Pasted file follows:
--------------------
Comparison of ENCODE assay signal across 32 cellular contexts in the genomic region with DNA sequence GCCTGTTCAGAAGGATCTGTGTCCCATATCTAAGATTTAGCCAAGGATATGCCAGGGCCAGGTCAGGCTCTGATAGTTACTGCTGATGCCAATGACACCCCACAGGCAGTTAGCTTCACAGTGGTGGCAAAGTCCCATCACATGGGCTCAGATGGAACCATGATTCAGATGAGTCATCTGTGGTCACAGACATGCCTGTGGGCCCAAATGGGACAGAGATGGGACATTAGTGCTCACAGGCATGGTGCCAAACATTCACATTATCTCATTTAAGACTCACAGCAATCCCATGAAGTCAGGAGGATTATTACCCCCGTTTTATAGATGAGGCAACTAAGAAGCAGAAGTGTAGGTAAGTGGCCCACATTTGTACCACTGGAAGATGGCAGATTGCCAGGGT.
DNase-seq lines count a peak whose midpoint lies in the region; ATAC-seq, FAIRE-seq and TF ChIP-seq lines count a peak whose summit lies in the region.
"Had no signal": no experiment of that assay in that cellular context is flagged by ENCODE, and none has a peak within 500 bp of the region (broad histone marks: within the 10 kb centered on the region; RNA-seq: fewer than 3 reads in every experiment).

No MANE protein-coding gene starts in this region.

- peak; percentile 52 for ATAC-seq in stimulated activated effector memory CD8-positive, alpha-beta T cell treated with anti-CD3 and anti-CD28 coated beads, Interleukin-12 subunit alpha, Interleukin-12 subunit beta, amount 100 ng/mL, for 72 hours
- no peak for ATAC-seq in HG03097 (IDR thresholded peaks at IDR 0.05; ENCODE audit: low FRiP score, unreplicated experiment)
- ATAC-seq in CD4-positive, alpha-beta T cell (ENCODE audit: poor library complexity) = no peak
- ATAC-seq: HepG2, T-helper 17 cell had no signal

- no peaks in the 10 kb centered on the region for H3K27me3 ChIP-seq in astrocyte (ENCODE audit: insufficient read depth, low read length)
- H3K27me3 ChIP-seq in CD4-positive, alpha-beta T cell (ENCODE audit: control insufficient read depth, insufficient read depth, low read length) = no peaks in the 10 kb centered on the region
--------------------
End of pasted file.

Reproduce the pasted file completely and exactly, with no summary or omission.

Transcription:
Comparison of ENCODE assay signal across 32 cellular contexts in the genomic region with DNA sequence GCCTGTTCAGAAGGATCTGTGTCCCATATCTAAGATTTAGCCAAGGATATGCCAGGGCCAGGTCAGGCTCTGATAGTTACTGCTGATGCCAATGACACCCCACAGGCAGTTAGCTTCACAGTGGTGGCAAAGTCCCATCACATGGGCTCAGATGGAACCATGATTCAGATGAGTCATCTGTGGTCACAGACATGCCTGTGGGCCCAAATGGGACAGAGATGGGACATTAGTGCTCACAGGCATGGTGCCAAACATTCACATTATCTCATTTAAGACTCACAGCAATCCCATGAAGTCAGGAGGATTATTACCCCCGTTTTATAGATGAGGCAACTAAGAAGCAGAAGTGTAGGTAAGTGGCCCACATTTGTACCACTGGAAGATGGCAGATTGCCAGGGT.
DNase-seq lines count a peak whose midpoint lies in the region; ATAC-seq, FAIRE-seq and TF ChIP-seq lines count a peak whose summit lies in the region.
"Had no signal": no experiment of that assay in that cellular context is flagged by ENCODE, and none has a peak within 500 bp of the region (broad histone marks: within the 10 kb centered on the region; RNA-seq: fewer than 3 reads in every experiment).

No MANE protein-coding gene starts in this region.

- peak; percentile 52 for ATAC-seq in stimulated activated effector memory CD8-positive, alpha-beta T cell treated with anti-CD3 and anti-CD28 coated beads, Interleukin-12 subunit alpha, Interleukin-12 subunit beta, amount 100 ng/mL, for 72 hours
- no peak for ATAC-seq in HG03097 (IDR thresholded peaks at IDR 0.05; ENCODE audit: low FRiP score, unreplicated experiment)
- ATAC-seq in CD4-positive, alpha-beta T cell (ENCODE audit: poor library complexity) = no peak
- ATAC-seq: HepG2, T-helper 17 cell had no signal

- no peaks in the 10 kb centered on the region for H3K27me3 ChIP-seq in astrocyte (ENCODE audit: insufficient read depth, low read length)
- H3K27me3 ChIP-seq in CD4-positive, alpha-beta T cell (ENCODE audit: control insufficient read depth, insufficient read depth, low read length) = no peaks in the 10 kb centered on the region